- Does the average of the ESD in the treatment area have at least 798/lbs/ac for a normal year?
- Does the application include practices that reduce hazardous wildfire fuels on land ADJOINING current or recently completed (within 5 years) wildfire fuel reduction projects?
- Is the treatment area in an extreme or high fire zone
- Low or medium
- Is the proposed Treatment area immediately adjacent to an ingress/egress route to be used by residents for escape/first responder access? Select one answer.
- Adjacent to Primary public road
- Adjacent to secondary/private road or driveway
Additional Montana Information
NRCS contributions to Joint Chiefs' Landscape Restoration Partnership projects in Montana are managed through the Montana Environmental Quality Incentives Program (EQIP).
Ready to get started?
Contact your local service center to start your application.
How to Get Assistance
Do you farm or ranch and want to make improvements to the land that you own or lease?
Natural Resources Conservation Service offers technical and financial assistance to help farmers, ranchers and forest landowners.
To get started with NRCS, we recommend you stop by your local NRCS field office. We’ll discuss your vision for your land.
NRCS provides landowners with free technical assistance, or advice, for their land. Common technical assistance includes: resource assessment, practice design and resource monitoring. Your conservation planner will help you determine if financial assistance is right for you.
We’ll walk you through the application process. To get started on applying for financial assistance, we’ll work with you:
- To fill out an AD 1026, which ensures a conservation plan is in place before lands with highly erodible soils are farmed. It also ensures that identified wetland areas are protected.
- To meet other eligibility certifications.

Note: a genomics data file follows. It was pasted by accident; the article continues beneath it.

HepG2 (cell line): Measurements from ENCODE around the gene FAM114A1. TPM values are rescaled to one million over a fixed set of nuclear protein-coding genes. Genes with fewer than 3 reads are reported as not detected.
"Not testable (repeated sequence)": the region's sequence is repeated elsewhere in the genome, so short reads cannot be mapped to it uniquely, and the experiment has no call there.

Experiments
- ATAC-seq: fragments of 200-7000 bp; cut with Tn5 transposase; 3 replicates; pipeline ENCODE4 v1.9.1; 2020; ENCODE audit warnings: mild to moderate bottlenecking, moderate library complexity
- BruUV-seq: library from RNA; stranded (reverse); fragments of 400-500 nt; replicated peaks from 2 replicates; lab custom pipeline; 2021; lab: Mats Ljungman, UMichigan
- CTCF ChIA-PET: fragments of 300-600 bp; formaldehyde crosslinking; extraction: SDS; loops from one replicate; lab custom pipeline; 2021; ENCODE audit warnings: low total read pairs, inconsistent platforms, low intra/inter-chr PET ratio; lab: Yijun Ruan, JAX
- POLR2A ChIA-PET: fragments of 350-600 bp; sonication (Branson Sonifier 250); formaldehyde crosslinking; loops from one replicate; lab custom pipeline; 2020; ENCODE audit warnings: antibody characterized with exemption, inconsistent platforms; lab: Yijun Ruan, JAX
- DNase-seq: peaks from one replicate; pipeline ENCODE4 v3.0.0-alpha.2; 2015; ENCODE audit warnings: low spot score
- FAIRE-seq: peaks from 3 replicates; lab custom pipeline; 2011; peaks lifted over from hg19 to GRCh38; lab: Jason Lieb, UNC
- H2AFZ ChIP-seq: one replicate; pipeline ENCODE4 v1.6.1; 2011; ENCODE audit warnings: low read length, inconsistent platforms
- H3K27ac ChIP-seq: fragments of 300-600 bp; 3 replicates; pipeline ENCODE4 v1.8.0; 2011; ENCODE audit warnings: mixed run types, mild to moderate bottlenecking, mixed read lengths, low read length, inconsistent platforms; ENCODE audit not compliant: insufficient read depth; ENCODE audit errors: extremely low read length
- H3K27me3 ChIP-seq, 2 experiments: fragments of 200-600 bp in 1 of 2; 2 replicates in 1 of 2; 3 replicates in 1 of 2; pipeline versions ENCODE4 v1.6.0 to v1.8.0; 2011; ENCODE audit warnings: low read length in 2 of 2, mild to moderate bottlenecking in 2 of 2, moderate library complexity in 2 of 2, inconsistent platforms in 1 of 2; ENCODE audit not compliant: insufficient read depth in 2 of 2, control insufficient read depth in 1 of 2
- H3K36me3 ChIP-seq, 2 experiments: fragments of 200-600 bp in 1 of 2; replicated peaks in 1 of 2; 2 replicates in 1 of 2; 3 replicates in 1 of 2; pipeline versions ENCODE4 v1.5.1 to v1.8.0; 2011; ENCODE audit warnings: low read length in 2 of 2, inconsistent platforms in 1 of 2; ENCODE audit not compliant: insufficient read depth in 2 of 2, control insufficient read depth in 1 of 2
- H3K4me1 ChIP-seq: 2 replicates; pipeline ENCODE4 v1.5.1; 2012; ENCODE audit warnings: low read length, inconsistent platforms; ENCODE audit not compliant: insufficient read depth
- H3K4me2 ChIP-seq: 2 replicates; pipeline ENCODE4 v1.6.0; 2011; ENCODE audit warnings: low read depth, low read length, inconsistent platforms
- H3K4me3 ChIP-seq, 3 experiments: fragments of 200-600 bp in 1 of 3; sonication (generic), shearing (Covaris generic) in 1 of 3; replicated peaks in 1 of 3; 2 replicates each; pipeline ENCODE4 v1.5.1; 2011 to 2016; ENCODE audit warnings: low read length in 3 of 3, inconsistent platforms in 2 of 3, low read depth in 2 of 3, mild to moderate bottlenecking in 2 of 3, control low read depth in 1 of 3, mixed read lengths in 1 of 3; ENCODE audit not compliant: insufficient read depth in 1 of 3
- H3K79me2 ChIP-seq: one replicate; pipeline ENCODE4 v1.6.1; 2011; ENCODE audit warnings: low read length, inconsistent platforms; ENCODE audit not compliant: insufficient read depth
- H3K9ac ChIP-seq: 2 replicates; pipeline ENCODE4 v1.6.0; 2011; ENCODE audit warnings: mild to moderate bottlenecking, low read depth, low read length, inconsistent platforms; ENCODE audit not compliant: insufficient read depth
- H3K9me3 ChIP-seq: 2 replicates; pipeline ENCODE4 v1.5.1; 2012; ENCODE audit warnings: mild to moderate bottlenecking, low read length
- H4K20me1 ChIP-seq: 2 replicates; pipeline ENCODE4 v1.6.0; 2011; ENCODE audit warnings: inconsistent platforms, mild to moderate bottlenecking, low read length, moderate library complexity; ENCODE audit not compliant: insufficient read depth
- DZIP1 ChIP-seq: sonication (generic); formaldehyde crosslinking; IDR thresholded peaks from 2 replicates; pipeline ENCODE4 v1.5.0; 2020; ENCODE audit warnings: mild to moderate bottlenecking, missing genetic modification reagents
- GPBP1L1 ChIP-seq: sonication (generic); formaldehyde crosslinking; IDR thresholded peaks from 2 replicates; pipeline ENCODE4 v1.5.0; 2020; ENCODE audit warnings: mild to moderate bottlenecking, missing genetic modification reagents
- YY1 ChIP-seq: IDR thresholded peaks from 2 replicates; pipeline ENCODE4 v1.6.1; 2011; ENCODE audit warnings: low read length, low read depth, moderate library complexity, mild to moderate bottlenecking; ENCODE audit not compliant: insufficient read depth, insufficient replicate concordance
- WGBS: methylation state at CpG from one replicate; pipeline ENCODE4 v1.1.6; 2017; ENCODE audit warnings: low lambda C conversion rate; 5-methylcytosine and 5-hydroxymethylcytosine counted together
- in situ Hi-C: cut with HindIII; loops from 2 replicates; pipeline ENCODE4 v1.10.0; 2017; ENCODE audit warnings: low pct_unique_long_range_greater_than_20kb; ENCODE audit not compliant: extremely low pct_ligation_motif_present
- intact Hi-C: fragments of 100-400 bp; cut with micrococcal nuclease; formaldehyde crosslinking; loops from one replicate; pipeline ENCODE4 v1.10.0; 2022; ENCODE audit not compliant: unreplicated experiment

Once complete, we’ll work with you on the application, or CPA 1200.
Applications for most programs are accepted on a continuous basis, but they’re considered for funding in different ranking periods. Be sure to ask your local NRCS district conservationist about the deadline for the ranking period to ensure you turn in your application in time.
As part of the application process, we’ll check to see if you are eligible. To do this, you’ll need to bring:
- An official tax ID (Social Security number or an employer ID)
- A property deed or lease agreement to show you have control of the property; and
- A farm tract number.
If you don’t have a farm tract number, you can get one from USDA’s Farm Service Agency. Typically, the local FSA office is located in the same building as the local NRCS office. You only need a farm tract number if you’re interested in financial assistance.
NRCS will take a look at the applications and rank them according to local resource concerns, the amount of conservation benefits the work will provide and the needs of applicants.
If you’re selected, you can choose whether to sign the contract for the work to be done.
Once you sign the contract, you’ll be provided standards and specifications for completing the practice or practices, and then you will have a specified amount of time to implement. Once the work is implemented and inspected, you’ll be paid the rate of compensation for the work if it meets NRCS standards and specifications.